Following a great lunch buffet, I headed out to see if I could visit with some of the Gullah artists that make the famous sweetgrass baskets alongside U.S. Route 17.

I stopped at the stand of Alama Washington and her sister Rosalee Coaxum. Both women were very generous with information and stories about growing up making the traditional baskets. After explaining my project and showing them some of the images I have made, they agreed to let me spend some time photographing them.

An empty sweet grass basket stand along Highway 17 north of Charleston, SC. Sweetgrass basketmaking has been part of the Charleston and Mt. Pleasant communities for over 300 years. Basketmaking is a traditional Gullah art form which has been passed on from generation to generation. It is considered one of the oldest art forms of African origin in the United States.

An empty sweet grass basket stand along Highway 17 north of Charleston, SC. Sweetgrass basketmaking has been part of the Charleston and Mt. Pleasant communities for over 300 years. Basketmaking is a traditional Gullah art form which has been passed on from generation to generation. It is considered one of the oldest art forms of African origin in the United States.

I drove up the highway a bit further and made a few more images in the rain before deciding to cash in for the day and return to the hotel.

Wednesday – Mt. Pleasant and Mosquito Beach

Eugene Gilliard, 60, sews sweetgrass baskets along Highway 17 in Mt. Pleasant. He lives in an area known as 7 mile. Gilliard and his family have been selling baskets on the side of the road since 1947.

Eugene Gilliard, 60, sews sweetgrass baskets along Highway 17 in Mt. Pleasant. He lives in an area known as 7 mile. Gilliard and his family have been selling baskets on the side of the road since 1947.

On Wednesday, I went back to Mount Pleasant and found 60-year-old Eugene Gilliard sewing a basket near the side of the road. He was also kind enough to let me spend some time with him and make photographs.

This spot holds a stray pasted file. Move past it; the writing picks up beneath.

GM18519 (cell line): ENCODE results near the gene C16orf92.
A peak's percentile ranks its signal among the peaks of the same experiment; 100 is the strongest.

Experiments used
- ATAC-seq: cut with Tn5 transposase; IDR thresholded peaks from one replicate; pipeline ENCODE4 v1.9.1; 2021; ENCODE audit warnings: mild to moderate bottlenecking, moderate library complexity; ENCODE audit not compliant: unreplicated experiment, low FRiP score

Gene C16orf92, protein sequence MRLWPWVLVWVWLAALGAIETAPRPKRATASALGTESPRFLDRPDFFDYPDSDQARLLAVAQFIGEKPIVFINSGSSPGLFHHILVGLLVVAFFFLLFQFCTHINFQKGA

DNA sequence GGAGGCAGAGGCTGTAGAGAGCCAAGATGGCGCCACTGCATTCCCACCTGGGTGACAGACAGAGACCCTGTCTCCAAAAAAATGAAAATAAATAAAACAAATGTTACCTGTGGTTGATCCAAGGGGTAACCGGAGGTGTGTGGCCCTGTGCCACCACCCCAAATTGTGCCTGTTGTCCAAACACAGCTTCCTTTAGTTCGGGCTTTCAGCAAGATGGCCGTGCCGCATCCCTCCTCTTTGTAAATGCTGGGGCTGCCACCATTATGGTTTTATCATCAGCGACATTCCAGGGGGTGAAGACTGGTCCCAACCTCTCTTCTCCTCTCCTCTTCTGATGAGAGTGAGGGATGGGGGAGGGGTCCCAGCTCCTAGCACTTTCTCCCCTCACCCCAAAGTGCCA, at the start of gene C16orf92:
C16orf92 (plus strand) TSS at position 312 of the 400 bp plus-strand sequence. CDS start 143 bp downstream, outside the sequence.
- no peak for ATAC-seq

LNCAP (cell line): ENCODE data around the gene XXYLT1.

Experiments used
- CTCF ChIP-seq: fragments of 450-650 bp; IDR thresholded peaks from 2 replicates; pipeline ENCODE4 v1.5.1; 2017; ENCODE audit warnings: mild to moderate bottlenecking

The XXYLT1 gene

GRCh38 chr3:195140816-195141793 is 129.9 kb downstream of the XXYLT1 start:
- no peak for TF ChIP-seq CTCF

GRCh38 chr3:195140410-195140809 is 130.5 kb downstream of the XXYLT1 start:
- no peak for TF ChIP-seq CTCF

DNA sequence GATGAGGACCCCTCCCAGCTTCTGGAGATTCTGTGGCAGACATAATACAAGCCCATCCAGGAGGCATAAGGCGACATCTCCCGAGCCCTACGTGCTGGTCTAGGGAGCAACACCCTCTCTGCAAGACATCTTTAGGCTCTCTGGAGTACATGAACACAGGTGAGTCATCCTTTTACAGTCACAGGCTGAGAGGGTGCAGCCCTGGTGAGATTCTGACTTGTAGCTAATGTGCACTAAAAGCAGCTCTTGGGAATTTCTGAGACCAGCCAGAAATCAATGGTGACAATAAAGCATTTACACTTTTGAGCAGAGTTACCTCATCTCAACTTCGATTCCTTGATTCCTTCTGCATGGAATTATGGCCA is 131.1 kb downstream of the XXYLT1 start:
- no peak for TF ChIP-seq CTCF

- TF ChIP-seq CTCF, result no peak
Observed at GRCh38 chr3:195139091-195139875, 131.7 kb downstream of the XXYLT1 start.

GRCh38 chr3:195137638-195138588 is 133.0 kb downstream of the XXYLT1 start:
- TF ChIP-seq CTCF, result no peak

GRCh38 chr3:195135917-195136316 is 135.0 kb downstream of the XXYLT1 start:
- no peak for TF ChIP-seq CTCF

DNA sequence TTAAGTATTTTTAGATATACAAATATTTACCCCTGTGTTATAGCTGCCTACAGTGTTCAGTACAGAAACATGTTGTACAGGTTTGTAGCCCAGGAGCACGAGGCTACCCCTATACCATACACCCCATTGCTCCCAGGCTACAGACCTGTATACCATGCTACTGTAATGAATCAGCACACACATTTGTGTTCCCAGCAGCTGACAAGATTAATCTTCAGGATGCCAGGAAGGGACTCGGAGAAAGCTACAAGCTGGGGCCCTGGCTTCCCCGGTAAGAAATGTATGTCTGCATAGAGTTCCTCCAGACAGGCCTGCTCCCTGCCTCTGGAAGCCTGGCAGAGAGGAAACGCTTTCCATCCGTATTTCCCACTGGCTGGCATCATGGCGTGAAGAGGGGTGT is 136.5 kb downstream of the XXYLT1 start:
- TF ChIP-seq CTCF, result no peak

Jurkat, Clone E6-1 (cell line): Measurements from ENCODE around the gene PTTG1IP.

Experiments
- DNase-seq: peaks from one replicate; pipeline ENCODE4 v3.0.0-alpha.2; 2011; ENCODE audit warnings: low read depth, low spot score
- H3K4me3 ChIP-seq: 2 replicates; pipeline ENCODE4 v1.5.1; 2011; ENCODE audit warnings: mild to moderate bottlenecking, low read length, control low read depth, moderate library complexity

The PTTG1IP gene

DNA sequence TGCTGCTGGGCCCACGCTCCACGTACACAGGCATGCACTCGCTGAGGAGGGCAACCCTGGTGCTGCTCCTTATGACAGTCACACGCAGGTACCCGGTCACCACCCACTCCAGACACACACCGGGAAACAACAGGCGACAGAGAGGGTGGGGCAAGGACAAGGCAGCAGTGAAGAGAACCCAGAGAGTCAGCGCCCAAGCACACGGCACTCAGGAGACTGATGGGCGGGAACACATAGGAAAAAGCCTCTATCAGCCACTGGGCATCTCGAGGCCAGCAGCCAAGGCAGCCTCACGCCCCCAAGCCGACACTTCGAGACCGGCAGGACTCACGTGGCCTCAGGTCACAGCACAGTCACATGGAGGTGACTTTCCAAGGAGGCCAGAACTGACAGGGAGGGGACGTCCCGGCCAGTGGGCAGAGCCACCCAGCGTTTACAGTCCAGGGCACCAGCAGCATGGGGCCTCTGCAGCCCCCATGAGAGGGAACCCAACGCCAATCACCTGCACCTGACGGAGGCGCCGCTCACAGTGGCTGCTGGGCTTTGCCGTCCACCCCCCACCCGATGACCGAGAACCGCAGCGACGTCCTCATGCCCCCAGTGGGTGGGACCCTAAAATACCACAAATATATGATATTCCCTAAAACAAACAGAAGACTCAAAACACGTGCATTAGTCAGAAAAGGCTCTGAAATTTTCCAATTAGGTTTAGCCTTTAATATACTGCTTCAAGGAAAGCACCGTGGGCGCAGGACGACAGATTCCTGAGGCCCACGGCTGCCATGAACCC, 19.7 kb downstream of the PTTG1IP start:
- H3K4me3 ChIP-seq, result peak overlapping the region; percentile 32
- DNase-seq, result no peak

On my final stop of the trip, I returned to Sol Legare Island to make a portrait of Mr. Parks in uniform. The light was perfect for a portrait on the porch of the Seashore Farmers’ Lodge.

After the portrait, Mr. Parks took me to Mosquito Beach, which served as a recreational area for African Americans during the early 20th century, when segregation laws governed the beaches. Mosquito Beach is now home to a snack bar and four or so taverns.

Tyrone Roper's juke joint on Mosquito Beach in the Sol Legare community near Charleston. The "beach" was an important recreational site for African Americans during the early to mid-twentieth century when laws segregated beaches and other facilities.

Tyrone Roper’s juke joint on Mosquito Beach in the Sol Legare community near Charleston. The “beach” was an important recreational site for African Americans during the early to mid-twentieth century when laws segregated beaches and other facilities.

As the sun set over the marsh, I spent a few hours hanging out with the locals and making images in the snack bar and one of the taverns. Since it was a bit cold and in the middle of the week, it was not very busy. I look forward to returning on a weekend, once the weather warms.

More to come from Charleston…

In the coming weeks I will send out another email with more images and insights from the trip to Charleston.